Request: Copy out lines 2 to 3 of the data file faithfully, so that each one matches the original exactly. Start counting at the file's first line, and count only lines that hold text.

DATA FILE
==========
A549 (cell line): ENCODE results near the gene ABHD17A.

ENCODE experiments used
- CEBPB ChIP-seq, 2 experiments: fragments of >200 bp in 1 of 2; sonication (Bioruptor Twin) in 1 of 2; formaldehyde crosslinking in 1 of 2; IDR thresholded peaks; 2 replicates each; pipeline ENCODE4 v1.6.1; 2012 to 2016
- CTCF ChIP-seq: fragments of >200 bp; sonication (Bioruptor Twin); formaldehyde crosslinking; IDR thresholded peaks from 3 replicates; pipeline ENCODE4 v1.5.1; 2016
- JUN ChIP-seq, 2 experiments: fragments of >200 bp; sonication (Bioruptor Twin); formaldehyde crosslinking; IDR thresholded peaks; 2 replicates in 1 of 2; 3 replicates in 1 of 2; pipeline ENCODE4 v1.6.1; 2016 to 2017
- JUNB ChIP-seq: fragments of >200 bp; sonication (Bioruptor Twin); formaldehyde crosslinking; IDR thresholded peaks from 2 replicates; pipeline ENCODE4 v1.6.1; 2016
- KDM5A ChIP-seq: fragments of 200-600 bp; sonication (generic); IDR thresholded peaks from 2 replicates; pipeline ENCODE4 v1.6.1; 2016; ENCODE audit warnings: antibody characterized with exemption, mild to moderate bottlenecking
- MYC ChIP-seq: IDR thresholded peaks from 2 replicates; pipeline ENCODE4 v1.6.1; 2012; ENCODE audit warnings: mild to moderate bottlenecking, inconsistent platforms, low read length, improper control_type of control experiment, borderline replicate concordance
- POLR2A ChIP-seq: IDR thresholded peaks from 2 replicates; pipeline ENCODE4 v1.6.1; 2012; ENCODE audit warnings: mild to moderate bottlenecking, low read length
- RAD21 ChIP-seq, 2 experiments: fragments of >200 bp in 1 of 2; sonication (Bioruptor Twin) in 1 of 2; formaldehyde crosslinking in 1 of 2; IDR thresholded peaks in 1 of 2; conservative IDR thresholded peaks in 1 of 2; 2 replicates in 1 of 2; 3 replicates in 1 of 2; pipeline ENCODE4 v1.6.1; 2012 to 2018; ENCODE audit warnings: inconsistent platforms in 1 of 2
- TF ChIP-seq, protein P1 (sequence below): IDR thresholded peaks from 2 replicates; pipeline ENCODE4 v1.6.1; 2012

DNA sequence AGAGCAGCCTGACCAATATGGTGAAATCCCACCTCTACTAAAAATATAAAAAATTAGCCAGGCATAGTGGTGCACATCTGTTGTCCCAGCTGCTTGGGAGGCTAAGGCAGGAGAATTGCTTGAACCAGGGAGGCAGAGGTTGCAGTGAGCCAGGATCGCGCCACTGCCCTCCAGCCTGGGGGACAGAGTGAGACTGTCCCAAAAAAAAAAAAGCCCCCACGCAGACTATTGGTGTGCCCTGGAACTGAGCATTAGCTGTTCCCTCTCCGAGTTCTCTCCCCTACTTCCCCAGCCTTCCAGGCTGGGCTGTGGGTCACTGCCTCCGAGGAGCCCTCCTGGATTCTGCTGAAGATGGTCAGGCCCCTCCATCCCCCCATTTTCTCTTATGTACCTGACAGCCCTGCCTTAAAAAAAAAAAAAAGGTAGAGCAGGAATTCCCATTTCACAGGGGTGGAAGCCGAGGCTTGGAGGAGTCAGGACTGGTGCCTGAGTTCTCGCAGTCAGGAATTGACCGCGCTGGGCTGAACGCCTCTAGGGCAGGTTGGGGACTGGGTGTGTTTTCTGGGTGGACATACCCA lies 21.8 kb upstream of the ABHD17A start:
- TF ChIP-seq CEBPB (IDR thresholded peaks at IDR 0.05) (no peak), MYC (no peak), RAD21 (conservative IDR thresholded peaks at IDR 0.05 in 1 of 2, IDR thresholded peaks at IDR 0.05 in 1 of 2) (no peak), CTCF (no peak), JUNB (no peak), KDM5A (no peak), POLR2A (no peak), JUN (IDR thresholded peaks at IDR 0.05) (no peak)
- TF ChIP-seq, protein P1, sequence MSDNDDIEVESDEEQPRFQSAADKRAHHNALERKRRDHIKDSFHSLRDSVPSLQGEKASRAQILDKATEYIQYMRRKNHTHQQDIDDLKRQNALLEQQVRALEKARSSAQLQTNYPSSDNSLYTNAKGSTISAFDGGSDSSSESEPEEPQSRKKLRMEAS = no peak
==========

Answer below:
ENCODE experiments used
- CEBPB ChIP-seq, 2 experiments: fragments of >200 bp in 1 of 2; sonication (Bioruptor Twin) in 1 of 2; formaldehyde crosslinking in 1 of 2; IDR thresholded peaks; 2 replicates each; pipeline ENCODE4 v1.6.1; 2012 to 2016